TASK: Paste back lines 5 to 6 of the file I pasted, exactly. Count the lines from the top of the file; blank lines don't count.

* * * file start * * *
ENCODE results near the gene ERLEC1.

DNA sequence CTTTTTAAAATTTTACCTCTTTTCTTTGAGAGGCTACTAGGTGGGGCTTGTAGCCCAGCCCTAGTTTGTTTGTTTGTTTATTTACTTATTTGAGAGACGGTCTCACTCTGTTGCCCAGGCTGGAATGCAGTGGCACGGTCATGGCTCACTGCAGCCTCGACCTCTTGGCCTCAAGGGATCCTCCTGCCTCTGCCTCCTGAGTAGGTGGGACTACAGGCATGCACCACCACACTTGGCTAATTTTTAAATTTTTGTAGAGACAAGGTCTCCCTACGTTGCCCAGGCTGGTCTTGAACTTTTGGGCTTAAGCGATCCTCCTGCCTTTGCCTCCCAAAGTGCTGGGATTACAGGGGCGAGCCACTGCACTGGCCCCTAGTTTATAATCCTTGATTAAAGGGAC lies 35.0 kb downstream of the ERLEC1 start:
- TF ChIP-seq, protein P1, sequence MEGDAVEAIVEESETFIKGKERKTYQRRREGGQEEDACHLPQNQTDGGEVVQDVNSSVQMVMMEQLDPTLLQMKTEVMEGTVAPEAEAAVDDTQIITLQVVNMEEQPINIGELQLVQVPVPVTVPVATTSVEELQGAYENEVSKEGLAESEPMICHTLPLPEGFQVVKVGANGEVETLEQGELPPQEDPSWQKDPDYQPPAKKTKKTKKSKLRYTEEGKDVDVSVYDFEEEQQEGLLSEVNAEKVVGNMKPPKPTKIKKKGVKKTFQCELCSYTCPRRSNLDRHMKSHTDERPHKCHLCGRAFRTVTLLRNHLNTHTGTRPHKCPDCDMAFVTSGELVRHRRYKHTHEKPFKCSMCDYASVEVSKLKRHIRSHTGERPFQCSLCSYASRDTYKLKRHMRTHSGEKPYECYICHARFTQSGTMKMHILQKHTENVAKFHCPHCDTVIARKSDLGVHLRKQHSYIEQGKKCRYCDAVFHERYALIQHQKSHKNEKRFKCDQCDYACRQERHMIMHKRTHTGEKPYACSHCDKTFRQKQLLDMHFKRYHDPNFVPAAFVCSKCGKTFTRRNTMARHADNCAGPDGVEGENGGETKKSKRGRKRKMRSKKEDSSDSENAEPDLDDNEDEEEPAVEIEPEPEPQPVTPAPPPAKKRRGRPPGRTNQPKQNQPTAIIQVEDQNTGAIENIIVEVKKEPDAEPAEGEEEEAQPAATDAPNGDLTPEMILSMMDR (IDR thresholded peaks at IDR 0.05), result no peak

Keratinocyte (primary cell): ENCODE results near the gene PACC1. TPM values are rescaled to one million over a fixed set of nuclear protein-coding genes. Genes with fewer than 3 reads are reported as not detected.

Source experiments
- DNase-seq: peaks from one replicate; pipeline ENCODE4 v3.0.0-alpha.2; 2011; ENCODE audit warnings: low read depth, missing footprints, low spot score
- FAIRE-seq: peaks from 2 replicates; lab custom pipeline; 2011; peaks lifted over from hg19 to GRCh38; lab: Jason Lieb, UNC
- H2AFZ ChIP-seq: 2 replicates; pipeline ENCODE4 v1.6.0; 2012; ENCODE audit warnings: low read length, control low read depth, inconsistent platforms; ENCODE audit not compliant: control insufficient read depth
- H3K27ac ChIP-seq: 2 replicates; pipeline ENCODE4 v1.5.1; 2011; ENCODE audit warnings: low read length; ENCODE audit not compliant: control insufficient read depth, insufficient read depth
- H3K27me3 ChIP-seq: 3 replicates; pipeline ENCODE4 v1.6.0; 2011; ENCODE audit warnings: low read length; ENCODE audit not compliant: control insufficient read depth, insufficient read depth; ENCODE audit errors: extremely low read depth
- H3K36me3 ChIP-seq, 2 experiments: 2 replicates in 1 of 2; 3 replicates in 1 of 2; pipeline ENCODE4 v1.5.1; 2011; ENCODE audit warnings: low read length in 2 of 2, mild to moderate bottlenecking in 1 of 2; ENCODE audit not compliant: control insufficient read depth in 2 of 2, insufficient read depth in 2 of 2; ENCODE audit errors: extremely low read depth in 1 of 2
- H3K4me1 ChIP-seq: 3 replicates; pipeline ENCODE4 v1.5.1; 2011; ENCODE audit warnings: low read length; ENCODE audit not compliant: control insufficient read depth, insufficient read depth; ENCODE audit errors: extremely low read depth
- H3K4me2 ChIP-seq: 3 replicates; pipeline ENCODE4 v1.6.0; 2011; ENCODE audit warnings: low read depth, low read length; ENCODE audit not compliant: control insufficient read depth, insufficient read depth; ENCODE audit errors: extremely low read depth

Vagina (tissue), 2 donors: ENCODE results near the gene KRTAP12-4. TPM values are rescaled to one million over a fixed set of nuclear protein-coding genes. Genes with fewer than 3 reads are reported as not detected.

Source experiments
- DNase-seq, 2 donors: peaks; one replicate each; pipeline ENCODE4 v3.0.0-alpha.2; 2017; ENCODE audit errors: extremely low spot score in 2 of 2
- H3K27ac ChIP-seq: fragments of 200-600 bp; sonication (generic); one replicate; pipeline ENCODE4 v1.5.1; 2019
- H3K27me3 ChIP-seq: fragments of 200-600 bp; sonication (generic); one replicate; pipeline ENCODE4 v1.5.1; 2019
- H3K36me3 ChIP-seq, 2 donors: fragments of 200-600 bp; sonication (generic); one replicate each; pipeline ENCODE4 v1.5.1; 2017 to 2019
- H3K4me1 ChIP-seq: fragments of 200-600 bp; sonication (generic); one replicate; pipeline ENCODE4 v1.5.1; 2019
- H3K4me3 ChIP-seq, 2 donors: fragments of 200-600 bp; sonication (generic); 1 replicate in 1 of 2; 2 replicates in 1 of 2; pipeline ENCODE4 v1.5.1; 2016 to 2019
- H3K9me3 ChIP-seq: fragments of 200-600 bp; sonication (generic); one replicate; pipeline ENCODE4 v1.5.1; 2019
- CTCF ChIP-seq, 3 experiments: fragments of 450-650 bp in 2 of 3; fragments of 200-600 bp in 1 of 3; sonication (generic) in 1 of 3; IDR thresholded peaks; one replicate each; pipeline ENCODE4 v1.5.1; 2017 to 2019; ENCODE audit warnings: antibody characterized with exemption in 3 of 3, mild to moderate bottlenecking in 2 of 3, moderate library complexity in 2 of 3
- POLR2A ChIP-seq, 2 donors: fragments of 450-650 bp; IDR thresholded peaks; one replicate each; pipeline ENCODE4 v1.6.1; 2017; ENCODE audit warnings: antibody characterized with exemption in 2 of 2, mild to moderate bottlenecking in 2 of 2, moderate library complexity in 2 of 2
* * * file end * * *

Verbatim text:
Source experiments
- DNase-seq: peaks from one replicate; pipeline ENCODE4 v3.0.0-alpha.2; 2011; ENCODE audit warnings: low read depth, missing footprints, low spot score